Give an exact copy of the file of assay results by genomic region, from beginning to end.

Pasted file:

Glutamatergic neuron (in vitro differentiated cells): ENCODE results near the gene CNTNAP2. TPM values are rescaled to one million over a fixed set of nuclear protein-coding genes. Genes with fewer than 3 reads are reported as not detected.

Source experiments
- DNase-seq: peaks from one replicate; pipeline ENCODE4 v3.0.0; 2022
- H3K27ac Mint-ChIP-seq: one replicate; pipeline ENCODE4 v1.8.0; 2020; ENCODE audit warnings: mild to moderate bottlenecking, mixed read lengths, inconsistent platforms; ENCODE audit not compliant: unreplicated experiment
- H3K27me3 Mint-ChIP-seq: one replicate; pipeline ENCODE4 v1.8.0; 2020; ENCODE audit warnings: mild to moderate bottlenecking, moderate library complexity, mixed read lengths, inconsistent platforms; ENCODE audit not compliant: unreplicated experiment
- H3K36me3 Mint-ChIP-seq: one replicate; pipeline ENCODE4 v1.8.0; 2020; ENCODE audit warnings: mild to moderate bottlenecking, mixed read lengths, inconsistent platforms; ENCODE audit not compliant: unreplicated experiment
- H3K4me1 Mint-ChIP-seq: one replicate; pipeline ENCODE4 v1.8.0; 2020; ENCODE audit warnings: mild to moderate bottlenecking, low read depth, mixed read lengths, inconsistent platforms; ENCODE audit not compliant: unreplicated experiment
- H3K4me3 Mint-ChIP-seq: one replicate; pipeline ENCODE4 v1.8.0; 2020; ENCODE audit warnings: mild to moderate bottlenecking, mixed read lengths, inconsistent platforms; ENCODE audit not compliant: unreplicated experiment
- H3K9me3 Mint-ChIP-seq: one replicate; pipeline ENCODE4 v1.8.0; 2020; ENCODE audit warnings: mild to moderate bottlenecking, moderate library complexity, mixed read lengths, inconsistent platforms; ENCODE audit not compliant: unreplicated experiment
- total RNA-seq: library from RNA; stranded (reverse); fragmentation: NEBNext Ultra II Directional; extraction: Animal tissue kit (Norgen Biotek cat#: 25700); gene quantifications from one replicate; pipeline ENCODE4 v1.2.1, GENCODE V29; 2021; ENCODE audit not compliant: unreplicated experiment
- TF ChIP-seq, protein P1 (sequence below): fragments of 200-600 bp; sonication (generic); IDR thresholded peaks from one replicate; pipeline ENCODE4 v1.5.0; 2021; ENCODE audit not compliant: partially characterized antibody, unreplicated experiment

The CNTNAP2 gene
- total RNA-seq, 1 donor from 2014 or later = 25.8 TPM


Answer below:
Glutamatergic neuron (in vitro differentiated cells): ENCODE results near the gene CNTNAP2. TPM values are rescaled to one million over a fixed set of nuclear protein-coding genes. Genes with fewer than 3 reads are reported as not detected.

Source experiments
- DNase-seq: peaks from one replicate; pipeline ENCODE4 v3.0.0; 2022
- H3K27ac Mint-ChIP-seq: one replicate; pipeline ENCODE4 v1.8.0; 2020; ENCODE audit warnings: mild to moderate bottlenecking, mixed read lengths, inconsistent platforms; ENCODE audit not compliant: unreplicated experiment
- H3K27me3 Mint-ChIP-seq: one replicate; pipeline ENCODE4 v1.8.0; 2020; ENCODE audit warnings: mild to moderate bottlenecking, moderate library complexity, mixed read lengths, inconsistent platforms; ENCODE audit not compliant: unreplicated experiment
- H3K36me3 Mint-ChIP-seq: one replicate; pipeline ENCODE4 v1.8.0; 2020; ENCODE audit warnings: mild to moderate bottlenecking, mixed read lengths, inconsistent platforms; ENCODE audit not compliant: unreplicated experiment
- H3K4me1 Mint-ChIP-seq: one replicate; pipeline ENCODE4 v1.8.0; 2020; ENCODE audit warnings: mild to moderate bottlenecking, low read depth, mixed read lengths, inconsistent platforms; ENCODE audit not compliant: unreplicated experiment
- H3K4me3 Mint-ChIP-seq: one replicate; pipeline ENCODE4 v1.8.0; 2020; ENCODE audit warnings: mild to moderate bottlenecking, mixed read lengths, inconsistent platforms; ENCODE audit not compliant: unreplicated experiment
- H3K9me3 Mint-ChIP-seq: one replicate; pipeline ENCODE4 v1.8.0; 2020; ENCODE audit warnings: mild to moderate bottlenecking, moderate library complexity, mixed read lengths, inconsistent platforms; ENCODE audit not compliant: unreplicated experiment
- total RNA-seq: library from RNA; stranded (reverse); fragmentation: NEBNext Ultra II Directional; extraction: Animal tissue kit (Norgen Biotek cat#: 25700); gene quantifications from one replicate; pipeline ENCODE4 v1.2.1, GENCODE V29; 2021; ENCODE audit not compliant: unreplicated experiment
- TF ChIP-seq, protein P1 (sequence below): fragments of 200-600 bp; sonication (generic); IDR thresholded peaks from one replicate; pipeline ENCODE4 v1.5.0; 2021; ENCODE audit not compliant: partially characterized antibody, unreplicated experiment

The CNTNAP2 gene
- total RNA-seq, 1 donor from 2014 or later = 25.8 TPM